- Be aware of any pre-appointment restrictions. At the time you make the appointment, ask if there's anything you need to do in advance to prepare.
- Write down symptoms you're experiencing, including any that may seem unrelated to the reason for which you scheduled the appointment.
- Make a list of your key medical information, including any other conditions for which you're being treated and the names of any medications, vitamins or supplements you're taking.
- Consider questions to ask your doctor and write them down. Bring along notepaper and a pen to jot down information as your doctor addresses your questions.
For premenstrual syndrome, some basic questions to ask your doctor include:
- Is there anything I can do to minimize PMS symptoms?
- Will my PMS symptoms eventually go away on their own?
- Could the symptoms that I'm experiencing indicate a more serious medical condition?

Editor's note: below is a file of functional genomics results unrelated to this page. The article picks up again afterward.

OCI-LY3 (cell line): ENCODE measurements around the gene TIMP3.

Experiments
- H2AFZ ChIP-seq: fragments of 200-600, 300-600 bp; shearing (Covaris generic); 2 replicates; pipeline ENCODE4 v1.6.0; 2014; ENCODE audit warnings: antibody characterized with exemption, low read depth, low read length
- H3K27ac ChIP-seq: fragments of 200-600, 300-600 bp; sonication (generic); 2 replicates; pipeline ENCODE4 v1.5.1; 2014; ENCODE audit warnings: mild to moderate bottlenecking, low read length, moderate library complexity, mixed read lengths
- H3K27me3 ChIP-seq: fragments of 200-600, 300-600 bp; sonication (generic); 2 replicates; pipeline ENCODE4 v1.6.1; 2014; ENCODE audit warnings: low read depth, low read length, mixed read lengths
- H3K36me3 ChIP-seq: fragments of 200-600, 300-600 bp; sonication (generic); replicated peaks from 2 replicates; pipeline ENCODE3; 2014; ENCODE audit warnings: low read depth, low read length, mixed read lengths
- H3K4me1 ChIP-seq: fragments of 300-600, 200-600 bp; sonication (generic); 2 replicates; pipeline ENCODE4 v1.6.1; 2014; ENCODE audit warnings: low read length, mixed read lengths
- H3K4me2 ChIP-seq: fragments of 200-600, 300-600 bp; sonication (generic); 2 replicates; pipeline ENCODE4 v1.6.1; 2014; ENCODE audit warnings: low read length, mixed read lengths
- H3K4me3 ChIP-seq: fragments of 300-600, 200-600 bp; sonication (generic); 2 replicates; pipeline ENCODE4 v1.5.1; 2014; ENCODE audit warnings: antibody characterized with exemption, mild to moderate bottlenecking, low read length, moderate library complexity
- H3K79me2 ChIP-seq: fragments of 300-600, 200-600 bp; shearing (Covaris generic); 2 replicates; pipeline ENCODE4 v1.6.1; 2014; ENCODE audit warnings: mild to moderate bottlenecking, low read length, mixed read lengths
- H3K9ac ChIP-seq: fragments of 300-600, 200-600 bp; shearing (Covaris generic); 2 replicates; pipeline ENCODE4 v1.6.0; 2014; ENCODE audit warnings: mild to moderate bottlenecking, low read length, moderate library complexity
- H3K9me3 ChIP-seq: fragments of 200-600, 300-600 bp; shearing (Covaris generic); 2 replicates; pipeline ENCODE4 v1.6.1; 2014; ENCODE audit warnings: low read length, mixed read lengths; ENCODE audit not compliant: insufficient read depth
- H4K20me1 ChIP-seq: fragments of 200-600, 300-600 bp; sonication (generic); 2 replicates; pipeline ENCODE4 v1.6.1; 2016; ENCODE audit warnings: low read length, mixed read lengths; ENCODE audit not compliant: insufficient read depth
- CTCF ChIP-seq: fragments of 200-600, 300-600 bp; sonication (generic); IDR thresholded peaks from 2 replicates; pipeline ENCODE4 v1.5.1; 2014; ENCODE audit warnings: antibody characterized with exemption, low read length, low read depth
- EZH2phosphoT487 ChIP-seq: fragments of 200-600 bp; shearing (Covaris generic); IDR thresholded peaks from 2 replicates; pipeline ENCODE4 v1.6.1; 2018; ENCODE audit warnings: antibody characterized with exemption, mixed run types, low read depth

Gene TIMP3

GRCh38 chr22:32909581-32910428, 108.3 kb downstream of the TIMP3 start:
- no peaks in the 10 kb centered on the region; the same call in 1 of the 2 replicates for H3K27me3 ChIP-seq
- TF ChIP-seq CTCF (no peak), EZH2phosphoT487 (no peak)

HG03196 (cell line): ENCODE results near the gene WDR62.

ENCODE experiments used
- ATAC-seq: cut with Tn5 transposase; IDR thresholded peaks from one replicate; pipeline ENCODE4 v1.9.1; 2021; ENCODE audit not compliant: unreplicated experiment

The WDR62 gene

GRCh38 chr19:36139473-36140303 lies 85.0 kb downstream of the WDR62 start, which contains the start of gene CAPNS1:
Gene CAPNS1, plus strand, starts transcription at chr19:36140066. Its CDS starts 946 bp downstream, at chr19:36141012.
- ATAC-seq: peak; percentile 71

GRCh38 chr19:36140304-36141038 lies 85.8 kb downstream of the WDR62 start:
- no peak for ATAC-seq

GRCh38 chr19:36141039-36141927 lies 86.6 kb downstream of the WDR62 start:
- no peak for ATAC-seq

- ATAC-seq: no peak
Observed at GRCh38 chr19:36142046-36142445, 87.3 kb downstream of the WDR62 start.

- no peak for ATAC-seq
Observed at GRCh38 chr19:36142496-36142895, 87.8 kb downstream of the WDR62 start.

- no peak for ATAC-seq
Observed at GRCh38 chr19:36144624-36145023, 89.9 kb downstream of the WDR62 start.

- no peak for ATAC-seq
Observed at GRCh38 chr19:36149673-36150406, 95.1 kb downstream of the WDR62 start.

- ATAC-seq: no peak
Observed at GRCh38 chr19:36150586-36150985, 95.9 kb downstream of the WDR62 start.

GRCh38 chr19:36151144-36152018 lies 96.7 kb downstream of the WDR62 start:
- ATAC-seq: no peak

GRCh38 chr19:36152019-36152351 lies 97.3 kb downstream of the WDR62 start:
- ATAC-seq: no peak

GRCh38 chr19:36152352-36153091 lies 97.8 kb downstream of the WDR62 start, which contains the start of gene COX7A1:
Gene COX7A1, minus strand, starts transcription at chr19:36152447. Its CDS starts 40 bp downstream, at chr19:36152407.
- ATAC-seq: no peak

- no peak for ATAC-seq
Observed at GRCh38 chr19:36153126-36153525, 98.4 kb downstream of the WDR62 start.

- Do you recommend treatment for PMS symptoms? What treatments are available?
- Is there a generic alternative to the medicine you're prescribing?
- Do you have any brochures or other printed material that I can take with me? What websites do you recommend?
In addition to the questions that you've prepared to ask your doctor, don't hesitate to ask questions during your appointment.
What to expect from your doctor
Your doctor is likely to ask you a number of questions, such as:
- How severe are your symptoms?
- On what days during your menstrual cycle are your symptoms at their worst?
- Do you have symptom-free days during your menstrual cycle?
- Can you anticipate when your symptoms are coming on?
- Does anything seem to make your symptoms better or worse?
- Do your symptoms interfere with your daily activities?
- Have you recently felt down, depressed or hopeless?
- Have you or has anyone in your family been diagnosed with a psychiatric disorder?
- What treatments have you tried so far? How have they worked?
Last Updated Apr 5, 2018